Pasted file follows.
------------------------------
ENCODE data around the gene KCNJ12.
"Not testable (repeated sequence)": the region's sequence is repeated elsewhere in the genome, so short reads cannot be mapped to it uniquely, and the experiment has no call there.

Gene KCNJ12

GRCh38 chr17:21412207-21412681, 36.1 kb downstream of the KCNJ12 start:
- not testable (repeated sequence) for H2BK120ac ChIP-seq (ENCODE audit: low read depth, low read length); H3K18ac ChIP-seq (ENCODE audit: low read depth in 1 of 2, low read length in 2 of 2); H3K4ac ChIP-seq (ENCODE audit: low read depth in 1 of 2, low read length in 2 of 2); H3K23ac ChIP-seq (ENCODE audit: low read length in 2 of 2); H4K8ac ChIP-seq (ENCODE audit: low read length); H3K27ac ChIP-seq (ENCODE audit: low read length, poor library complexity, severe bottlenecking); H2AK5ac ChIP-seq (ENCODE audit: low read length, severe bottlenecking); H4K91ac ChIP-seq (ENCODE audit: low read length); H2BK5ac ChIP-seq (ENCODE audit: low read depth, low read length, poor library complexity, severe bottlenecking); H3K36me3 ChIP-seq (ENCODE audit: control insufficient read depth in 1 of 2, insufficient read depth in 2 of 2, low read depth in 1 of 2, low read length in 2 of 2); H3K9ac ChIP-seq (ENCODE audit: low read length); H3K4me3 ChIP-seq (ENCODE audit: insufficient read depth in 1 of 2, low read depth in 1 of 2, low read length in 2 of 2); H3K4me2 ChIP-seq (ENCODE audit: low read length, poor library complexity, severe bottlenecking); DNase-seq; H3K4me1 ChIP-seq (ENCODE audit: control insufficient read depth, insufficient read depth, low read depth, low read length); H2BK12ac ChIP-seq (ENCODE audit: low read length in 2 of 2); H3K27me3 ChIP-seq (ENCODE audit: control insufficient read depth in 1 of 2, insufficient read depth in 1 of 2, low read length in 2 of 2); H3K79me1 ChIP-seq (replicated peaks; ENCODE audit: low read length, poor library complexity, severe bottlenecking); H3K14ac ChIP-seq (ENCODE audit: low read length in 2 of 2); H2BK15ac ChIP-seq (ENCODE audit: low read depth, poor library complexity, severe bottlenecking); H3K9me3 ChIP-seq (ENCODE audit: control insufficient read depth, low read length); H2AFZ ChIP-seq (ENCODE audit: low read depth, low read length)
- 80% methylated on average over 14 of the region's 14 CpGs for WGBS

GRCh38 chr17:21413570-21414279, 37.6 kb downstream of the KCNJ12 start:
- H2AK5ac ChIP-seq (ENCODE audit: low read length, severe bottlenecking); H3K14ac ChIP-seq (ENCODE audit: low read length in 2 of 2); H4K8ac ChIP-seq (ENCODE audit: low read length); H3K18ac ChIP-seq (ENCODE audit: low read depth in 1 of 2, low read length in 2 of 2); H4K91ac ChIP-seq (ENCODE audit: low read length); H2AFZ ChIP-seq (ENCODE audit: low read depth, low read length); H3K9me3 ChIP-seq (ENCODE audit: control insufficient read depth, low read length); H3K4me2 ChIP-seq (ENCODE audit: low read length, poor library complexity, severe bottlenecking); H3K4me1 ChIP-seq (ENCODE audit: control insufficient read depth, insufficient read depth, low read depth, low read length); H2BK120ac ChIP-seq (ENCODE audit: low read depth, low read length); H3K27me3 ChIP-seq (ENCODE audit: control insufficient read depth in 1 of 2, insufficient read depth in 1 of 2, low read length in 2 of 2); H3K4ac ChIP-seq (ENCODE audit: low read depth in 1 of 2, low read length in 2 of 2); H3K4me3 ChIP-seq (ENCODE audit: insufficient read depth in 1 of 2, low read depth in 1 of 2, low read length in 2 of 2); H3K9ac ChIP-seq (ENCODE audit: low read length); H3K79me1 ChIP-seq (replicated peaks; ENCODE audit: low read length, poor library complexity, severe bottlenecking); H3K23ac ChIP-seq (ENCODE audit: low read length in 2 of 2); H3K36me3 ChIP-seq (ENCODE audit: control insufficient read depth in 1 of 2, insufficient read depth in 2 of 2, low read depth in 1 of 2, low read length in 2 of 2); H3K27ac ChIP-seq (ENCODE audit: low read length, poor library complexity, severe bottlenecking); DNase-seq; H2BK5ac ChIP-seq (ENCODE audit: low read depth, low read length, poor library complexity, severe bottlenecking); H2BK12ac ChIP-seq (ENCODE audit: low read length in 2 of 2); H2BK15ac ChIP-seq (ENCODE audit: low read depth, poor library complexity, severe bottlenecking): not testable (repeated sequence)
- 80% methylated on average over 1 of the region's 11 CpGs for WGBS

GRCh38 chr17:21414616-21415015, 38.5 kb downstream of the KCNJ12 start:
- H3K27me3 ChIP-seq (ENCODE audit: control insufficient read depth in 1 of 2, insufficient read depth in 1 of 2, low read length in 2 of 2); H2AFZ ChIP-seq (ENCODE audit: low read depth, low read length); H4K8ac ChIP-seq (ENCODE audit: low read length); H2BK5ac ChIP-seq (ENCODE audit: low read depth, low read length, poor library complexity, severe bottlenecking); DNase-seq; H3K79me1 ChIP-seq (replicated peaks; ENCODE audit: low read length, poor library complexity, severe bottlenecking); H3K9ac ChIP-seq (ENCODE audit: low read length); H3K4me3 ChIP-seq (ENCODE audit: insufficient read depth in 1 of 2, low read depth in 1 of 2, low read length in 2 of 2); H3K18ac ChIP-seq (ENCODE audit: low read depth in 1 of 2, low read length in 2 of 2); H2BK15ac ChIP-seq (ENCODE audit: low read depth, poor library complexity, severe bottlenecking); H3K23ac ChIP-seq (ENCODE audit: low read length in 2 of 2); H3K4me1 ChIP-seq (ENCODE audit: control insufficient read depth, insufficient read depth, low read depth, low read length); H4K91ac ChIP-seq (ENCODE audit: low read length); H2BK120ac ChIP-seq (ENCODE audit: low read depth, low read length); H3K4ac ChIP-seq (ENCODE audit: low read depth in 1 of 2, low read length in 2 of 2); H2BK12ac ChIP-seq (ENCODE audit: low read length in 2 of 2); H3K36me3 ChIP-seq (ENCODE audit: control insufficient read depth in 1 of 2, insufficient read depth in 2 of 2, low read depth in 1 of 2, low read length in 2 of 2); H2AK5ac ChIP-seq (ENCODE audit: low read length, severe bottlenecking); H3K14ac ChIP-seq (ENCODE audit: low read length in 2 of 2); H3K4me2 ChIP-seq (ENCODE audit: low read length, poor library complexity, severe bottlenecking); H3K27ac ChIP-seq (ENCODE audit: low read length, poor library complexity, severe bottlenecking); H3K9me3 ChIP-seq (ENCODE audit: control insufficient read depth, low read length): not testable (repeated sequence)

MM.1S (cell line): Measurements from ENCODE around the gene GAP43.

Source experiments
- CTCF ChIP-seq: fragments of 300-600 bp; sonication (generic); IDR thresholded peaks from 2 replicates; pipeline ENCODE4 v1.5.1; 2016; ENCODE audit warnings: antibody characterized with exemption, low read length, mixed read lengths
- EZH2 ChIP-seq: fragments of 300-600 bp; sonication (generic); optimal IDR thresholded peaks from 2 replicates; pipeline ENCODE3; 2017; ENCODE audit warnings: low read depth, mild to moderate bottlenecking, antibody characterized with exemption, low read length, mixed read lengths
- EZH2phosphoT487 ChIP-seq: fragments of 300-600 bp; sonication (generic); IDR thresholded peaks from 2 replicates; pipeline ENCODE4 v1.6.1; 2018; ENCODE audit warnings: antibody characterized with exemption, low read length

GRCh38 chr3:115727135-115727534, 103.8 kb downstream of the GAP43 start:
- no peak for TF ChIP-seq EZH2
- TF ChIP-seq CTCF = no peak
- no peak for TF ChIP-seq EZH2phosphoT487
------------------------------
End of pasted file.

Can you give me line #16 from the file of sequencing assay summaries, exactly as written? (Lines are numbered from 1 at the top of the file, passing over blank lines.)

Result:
- EZH2phosphoT487 ChIP-seq: fragments of 300-600 bp; sonication (generic); IDR thresholded peaks from 2 replicates; pipeline ENCODE4 v1.6.1; 2018; ENCODE audit warnings: antibody characterized with exemption, low read length